Where tribal kill hunger with flower
Most children belonging to the 400 tribal families in the foothills of the
Vindhyas in Uttar Pradesh's Banda district have a prominent rib cage or a
heavily protruding belly - both signs of severe malnutrition. Children don't go
to the nearby school - because it never opens.
This means that the mid-day meal is out of the question, and most children,
like their parents and grandparents, will be illiterate adults. The tribal
settlements have an anganwadi (child care centre) that's always shut, and the
nearest community health centre is 18 km away. The adults have two occupations :
picking up wood or collecting
flowers from the forests or from the highway. The two tribes are not listed in
the state's SC list. They bring the flowers home, dry them in the sun and store
|The Mavesi and Gaund
tribes living in a cluster of seven settlements - Gobri, Alamganj,
Chaudhari Ka Purwa, Karmadadhi, Bajrangpur, Gubrampur and Udhao Ka Purwa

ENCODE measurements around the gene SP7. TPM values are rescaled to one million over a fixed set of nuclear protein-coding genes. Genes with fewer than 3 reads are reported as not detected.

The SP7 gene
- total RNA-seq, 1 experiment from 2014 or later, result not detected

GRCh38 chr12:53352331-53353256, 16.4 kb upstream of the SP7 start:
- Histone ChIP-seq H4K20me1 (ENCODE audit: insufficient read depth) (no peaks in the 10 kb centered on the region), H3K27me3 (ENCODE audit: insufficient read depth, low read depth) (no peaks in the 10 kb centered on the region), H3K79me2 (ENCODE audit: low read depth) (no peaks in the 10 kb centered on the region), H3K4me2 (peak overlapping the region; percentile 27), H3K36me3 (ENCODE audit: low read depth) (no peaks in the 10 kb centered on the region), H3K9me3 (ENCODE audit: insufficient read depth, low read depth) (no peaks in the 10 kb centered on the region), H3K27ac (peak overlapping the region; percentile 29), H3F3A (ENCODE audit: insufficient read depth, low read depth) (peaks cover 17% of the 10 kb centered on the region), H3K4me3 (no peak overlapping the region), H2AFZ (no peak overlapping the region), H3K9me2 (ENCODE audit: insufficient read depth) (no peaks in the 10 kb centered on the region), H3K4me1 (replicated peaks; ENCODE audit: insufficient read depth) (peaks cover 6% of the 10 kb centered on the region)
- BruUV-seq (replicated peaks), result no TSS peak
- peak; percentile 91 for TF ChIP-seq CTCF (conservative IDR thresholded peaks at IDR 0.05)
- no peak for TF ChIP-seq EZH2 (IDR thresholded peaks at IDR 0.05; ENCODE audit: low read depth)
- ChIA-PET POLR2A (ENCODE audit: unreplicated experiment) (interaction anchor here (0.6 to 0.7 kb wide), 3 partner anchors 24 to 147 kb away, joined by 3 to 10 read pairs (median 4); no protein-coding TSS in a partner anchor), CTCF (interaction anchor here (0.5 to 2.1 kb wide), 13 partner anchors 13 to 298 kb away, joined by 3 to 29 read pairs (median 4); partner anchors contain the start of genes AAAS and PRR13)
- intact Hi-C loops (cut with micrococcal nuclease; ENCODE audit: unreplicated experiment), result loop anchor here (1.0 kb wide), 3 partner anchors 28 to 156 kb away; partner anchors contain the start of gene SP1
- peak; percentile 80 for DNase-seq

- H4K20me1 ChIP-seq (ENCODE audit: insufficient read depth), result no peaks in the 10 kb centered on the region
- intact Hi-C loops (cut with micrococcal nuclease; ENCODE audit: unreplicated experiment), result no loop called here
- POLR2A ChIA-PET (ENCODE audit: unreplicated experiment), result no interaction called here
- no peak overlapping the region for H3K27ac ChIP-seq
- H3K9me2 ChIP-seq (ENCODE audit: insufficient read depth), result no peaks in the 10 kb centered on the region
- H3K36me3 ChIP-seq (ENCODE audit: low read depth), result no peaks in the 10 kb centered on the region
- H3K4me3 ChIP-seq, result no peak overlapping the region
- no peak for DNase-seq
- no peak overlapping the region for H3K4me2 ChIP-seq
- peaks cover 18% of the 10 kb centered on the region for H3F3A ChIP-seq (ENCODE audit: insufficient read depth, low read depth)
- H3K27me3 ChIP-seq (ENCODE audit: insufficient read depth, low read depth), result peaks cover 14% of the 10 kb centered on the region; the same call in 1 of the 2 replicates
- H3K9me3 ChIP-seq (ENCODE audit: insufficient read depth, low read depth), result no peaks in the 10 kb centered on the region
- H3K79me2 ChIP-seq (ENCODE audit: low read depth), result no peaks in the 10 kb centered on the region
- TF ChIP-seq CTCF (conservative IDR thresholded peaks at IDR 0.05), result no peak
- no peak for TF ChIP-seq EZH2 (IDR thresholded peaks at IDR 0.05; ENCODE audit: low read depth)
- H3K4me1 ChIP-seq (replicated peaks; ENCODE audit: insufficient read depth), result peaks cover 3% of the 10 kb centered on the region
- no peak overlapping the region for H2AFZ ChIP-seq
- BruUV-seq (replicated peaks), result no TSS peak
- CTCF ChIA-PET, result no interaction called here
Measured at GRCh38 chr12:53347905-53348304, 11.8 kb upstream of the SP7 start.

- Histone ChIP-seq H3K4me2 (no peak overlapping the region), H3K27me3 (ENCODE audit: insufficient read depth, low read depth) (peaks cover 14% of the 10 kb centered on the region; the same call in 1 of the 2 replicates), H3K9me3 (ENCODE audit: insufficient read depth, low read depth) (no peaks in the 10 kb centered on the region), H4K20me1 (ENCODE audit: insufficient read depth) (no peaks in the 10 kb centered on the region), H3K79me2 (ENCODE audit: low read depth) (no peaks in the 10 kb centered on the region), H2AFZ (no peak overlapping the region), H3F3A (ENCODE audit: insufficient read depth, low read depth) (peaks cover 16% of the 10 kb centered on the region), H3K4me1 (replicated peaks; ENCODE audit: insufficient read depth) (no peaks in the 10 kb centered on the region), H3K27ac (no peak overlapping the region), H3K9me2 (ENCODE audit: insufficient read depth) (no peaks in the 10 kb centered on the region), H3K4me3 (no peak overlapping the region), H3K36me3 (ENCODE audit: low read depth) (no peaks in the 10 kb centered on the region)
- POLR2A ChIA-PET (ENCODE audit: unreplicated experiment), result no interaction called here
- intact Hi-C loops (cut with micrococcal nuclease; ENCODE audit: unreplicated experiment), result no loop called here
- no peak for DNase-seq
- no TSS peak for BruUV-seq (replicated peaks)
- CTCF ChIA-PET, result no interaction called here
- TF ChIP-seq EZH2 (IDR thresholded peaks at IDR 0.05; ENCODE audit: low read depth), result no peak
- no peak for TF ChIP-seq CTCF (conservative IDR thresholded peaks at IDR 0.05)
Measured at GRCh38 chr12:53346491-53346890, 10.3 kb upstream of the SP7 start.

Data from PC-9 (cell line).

- have a diet largely comprising mahua flowers..
They then eat them whole or mixed with rice or wheat gruel - if such a luxury
is available. Dr S.K. Ranjan, a homeopath from
Gana Parishad, said most tribal children below 10 suffer from scurvy and anemia.
"In extreme cases, when mothers don't have something substantial to give their
children or when children refuse to eat the same food, the mothers rub
tobacco in the children's gums to make them sleep," Ranjan said.
Government schemes such as the mid-day meals, Sarv Shiksha Abhiyan, Integrated
Child Development Scheme, old-age pension and Janani Suraksha Yojna (for
pregnant women) are unheard of in this part of Uttar Pradesh. District
magistrate Ranjan Kumar said if government schemes were not being implemented
properly, action would be taken against errant officials. "The quota from the
central government is limited, so (below poverty line) cards cannot be
Mahua flowers being dried. Villagers either eat
them whole or mix them in rice or wheat.
Director, Prawas Society,
Distt - Banda ( Uttar Pradesh )